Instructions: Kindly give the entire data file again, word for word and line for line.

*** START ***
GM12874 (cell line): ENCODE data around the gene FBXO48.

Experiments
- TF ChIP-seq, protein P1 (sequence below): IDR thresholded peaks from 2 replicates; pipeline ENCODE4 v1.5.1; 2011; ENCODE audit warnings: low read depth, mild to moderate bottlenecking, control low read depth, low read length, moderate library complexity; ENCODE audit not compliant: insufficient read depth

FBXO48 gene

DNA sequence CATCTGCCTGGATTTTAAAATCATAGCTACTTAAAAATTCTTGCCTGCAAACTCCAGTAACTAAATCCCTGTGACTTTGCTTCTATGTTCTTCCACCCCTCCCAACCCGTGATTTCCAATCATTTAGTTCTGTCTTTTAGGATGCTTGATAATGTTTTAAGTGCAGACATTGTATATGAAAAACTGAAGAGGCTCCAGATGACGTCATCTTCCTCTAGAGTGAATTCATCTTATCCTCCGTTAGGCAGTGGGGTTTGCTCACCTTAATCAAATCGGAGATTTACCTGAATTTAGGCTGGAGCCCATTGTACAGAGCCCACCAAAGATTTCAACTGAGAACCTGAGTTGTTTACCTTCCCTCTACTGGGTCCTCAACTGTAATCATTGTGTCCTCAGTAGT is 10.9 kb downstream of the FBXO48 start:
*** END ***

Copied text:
GM12874 (cell line): ENCODE data around the gene FBXO48.

Experiments
- TF ChIP-seq, protein P1 (sequence below): IDR thresholded peaks from 2 replicates; pipeline ENCODE4 v1.5.1; 2011; ENCODE audit warnings: low read depth, mild to moderate bottlenecking, control low read depth, low read length, moderate library complexity; ENCODE audit not compliant: insufficient read depth

FBXO48 gene

DNA sequence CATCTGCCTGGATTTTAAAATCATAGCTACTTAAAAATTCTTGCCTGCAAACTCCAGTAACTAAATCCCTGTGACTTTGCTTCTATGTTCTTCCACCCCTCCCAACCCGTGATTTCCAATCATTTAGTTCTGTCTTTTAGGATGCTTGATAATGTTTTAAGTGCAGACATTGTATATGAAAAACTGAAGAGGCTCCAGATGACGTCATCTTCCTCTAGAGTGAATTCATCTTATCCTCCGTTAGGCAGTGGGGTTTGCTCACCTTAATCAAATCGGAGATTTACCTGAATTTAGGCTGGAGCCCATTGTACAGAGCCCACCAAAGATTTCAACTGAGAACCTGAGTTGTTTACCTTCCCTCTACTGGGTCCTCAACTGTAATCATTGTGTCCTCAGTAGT is 10.9 kb downstream of the FBXO48 start: